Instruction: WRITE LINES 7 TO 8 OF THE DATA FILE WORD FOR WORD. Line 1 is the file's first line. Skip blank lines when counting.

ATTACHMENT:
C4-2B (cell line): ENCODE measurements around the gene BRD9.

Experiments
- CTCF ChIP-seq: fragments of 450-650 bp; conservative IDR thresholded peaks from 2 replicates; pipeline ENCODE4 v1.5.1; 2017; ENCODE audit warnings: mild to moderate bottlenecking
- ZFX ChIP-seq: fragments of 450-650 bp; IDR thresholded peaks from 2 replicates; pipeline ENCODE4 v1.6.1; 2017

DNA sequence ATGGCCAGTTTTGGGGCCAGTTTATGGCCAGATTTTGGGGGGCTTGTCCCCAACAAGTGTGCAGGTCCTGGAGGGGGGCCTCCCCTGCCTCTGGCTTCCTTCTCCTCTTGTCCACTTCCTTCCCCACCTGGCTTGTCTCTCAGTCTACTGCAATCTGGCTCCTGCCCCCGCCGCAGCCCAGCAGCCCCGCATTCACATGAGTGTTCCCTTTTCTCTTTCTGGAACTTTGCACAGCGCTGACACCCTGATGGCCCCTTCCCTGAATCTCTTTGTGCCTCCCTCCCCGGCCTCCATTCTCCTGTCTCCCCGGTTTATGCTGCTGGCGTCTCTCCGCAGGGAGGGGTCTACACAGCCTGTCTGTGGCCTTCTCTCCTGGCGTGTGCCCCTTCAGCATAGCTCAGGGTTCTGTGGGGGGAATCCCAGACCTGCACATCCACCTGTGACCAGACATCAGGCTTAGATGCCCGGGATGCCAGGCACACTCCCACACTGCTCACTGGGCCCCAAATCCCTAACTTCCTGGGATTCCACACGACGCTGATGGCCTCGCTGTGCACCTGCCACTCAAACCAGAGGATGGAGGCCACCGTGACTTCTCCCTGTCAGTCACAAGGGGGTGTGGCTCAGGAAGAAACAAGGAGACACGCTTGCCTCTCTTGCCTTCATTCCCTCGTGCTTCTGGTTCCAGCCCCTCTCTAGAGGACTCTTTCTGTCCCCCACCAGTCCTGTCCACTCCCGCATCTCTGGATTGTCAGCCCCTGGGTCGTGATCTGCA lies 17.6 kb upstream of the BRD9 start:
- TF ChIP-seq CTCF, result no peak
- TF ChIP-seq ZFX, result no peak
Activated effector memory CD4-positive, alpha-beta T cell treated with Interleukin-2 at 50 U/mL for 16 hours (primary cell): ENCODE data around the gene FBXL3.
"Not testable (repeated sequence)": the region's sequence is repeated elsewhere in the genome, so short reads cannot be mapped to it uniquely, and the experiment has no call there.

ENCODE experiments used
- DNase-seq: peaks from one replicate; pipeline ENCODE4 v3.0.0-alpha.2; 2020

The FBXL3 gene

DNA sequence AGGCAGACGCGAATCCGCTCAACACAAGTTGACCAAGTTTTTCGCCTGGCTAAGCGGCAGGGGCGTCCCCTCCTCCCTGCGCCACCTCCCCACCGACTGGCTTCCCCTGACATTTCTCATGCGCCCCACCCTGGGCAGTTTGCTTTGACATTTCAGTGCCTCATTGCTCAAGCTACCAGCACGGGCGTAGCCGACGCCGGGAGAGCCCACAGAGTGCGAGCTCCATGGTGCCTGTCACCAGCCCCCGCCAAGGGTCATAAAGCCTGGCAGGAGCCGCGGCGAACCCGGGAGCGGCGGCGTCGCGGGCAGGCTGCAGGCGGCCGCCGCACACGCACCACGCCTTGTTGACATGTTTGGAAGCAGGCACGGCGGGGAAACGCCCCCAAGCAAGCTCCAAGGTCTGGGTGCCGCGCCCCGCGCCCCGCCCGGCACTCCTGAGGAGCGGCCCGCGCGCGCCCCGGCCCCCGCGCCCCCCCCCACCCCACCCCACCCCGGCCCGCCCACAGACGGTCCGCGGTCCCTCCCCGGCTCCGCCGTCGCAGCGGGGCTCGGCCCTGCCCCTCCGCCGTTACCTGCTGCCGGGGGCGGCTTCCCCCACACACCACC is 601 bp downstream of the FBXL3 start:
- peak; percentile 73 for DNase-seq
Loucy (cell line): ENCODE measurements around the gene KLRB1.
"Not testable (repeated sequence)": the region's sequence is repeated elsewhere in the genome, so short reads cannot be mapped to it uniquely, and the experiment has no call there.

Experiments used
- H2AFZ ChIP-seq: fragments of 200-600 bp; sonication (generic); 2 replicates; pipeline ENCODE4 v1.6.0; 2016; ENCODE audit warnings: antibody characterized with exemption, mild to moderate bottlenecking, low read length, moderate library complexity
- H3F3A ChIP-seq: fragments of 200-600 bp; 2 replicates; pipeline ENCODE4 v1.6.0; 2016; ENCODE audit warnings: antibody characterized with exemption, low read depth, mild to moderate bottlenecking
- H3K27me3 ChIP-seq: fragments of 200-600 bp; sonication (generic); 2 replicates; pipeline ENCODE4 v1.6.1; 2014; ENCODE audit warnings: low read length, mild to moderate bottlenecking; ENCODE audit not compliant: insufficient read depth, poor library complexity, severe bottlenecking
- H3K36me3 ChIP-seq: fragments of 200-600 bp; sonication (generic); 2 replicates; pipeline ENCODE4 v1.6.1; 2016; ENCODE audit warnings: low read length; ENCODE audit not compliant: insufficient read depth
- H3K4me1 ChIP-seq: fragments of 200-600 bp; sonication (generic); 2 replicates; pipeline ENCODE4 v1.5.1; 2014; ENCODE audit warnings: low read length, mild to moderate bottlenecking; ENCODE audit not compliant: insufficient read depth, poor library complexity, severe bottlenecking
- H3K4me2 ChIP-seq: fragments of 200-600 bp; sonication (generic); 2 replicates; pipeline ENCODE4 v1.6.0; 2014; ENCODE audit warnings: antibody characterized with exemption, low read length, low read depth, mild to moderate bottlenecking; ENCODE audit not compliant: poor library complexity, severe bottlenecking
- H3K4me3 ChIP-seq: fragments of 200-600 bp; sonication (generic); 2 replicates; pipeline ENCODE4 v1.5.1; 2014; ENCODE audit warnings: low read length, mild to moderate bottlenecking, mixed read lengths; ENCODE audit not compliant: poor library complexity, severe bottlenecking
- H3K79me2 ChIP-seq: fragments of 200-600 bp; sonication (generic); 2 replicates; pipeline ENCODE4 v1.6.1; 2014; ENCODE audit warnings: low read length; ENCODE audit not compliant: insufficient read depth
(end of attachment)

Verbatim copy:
- TF ChIP-seq ZFX, result no peak
Activated effector memory CD4-positive, alpha-beta T cell treated with Interleukin-2 at 50 U/mL for 16 hours (primary cell): ENCODE data around the gene FBXL3.